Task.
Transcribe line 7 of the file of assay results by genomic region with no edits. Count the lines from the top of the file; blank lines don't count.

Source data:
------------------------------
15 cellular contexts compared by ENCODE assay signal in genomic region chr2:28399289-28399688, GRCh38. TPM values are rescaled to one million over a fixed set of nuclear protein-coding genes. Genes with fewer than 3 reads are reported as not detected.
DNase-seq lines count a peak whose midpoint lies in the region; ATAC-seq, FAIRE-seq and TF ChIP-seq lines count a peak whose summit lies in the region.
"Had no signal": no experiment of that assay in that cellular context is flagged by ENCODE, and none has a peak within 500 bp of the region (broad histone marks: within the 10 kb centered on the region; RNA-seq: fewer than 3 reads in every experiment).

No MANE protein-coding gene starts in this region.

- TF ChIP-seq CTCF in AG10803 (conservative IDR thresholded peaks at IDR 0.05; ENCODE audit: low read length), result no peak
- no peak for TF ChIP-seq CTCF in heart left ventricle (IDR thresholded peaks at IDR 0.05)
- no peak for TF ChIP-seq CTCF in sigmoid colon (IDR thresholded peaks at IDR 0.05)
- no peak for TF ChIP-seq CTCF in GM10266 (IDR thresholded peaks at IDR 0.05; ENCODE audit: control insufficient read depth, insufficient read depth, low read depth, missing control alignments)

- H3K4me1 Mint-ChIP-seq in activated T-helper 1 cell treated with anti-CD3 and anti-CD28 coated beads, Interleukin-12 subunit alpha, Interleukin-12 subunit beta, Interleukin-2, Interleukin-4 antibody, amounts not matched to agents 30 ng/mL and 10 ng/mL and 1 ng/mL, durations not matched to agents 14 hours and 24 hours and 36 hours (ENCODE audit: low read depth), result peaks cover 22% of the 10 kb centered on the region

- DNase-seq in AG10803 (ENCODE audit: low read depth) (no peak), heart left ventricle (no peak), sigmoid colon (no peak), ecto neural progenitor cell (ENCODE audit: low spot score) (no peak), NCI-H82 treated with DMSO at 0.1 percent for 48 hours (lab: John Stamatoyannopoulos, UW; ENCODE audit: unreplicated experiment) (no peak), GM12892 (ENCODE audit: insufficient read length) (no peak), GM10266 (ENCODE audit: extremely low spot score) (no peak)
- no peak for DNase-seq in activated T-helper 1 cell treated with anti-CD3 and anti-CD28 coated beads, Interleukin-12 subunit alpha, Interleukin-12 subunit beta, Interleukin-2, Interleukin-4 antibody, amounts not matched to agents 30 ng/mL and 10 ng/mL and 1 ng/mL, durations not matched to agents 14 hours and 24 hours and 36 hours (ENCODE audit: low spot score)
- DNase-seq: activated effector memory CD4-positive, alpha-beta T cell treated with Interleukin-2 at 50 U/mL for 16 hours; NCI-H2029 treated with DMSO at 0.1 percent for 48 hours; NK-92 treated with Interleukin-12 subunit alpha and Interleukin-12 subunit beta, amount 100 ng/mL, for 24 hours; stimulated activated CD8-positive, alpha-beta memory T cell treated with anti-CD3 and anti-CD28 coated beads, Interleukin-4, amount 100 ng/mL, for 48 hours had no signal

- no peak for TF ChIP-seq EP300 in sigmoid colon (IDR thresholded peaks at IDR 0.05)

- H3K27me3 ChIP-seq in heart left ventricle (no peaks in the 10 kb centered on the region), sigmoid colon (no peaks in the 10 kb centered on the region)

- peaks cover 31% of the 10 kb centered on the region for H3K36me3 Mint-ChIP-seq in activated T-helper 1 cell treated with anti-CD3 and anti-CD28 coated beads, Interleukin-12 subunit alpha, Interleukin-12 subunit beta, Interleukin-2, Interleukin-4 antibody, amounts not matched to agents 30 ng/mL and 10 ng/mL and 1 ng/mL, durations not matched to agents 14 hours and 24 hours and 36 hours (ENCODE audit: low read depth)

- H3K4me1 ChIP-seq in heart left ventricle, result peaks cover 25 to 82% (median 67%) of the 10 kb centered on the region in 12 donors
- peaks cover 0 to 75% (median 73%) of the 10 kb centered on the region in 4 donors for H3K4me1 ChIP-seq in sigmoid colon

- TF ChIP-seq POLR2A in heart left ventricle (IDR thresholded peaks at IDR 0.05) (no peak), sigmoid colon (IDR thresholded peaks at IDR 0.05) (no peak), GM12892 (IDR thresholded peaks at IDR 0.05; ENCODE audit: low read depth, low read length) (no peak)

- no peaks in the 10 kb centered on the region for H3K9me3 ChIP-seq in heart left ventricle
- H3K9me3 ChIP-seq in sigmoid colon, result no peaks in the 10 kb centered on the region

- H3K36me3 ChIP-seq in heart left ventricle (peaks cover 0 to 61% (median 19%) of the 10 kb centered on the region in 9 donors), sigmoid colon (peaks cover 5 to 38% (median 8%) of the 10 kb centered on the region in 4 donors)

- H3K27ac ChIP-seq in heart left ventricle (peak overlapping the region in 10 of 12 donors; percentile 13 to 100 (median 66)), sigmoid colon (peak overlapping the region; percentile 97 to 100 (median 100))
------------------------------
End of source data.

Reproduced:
- no peak for TF ChIP-seq CTCF in sigmoid colon (IDR thresholded peaks at IDR 0.05)